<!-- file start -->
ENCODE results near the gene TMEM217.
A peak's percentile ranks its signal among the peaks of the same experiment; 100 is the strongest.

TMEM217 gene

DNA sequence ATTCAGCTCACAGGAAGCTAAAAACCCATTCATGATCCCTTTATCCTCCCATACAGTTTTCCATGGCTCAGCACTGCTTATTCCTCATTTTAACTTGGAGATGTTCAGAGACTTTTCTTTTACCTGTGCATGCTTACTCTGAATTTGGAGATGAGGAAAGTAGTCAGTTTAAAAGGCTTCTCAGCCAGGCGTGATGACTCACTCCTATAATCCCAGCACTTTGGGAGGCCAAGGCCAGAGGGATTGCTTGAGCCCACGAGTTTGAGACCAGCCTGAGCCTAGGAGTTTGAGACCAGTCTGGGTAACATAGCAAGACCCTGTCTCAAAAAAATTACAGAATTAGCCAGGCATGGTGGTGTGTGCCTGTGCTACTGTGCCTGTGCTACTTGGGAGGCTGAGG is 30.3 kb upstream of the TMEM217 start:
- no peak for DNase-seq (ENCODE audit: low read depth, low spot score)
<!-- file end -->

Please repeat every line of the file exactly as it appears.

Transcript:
ENCODE results near the gene TMEM217.
A peak's percentile ranks its signal among the peaks of the same experiment; 100 is the strongest.

TMEM217 gene

DNA sequence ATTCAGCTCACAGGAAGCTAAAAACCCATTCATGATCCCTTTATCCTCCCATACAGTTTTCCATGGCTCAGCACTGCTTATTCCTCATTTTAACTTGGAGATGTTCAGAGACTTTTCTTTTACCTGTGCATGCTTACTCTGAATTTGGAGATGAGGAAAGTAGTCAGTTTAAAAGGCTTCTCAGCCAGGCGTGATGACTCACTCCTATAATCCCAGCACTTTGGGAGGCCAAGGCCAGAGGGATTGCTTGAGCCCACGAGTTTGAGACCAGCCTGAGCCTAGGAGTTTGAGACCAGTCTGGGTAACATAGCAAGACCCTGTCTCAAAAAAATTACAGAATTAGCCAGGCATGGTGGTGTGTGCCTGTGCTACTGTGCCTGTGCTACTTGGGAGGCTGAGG is 30.3 kb upstream of the TMEM217 start:
- no peak for DNase-seq (ENCODE audit: low read depth, low spot score)